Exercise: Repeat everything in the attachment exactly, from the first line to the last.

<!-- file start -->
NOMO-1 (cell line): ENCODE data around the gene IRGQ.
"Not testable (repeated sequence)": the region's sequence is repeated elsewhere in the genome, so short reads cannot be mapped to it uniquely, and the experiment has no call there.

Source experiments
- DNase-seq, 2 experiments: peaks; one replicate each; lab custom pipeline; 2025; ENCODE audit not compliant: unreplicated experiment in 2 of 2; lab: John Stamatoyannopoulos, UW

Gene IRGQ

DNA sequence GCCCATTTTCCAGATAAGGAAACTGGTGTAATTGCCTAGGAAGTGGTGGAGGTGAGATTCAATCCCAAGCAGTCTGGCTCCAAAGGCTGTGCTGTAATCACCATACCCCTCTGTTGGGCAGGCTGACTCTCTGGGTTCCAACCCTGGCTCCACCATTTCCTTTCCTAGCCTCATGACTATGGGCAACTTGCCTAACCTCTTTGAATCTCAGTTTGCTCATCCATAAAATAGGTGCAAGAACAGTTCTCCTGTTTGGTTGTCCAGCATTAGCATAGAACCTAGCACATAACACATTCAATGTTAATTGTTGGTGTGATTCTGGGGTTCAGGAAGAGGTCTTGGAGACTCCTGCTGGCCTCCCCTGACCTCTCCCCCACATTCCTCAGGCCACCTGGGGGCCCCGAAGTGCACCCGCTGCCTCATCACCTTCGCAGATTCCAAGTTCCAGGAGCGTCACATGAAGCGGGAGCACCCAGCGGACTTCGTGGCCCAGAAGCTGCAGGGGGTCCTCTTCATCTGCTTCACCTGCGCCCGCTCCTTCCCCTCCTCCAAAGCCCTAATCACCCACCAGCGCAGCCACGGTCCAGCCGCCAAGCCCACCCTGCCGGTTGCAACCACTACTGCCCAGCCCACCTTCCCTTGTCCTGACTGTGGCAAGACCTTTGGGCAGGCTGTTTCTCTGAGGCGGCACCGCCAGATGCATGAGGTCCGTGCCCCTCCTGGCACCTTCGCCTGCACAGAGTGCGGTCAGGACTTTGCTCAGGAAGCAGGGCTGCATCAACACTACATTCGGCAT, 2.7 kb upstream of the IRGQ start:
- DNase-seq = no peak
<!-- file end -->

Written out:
NOMO-1 (cell line): ENCODE data around the gene IRGQ.
"Not testable (repeated sequence)": the region's sequence is repeated elsewhere in the genome, so short reads cannot be mapped to it uniquely, and the experiment has no call there.

Source experiments
- DNase-seq, 2 experiments: peaks; one replicate each; lab custom pipeline; 2025; ENCODE audit not compliant: unreplicated experiment in 2 of 2; lab: John Stamatoyannopoulos, UW

Gene IRGQ

DNA sequence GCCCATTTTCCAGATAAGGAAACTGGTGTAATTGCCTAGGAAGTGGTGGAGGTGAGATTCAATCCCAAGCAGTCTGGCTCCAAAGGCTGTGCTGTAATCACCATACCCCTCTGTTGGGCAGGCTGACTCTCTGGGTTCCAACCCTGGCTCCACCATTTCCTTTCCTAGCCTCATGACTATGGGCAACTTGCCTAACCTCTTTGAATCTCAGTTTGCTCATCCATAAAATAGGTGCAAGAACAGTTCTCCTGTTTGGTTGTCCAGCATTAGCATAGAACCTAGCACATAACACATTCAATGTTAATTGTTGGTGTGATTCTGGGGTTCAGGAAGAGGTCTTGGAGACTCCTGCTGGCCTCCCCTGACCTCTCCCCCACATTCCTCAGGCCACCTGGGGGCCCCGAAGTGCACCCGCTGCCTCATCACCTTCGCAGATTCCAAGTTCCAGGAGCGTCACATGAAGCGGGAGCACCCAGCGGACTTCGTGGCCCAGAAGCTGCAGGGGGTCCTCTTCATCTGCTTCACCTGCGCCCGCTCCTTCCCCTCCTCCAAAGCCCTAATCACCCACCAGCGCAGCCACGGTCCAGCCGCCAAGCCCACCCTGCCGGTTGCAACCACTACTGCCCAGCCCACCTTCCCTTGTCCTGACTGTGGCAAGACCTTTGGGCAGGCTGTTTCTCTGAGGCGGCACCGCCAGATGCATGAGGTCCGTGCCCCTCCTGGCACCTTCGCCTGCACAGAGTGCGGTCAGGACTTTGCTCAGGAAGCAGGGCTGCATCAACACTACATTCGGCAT, 2.7 kb upstream of the IRGQ start:
- DNase-seq = no peak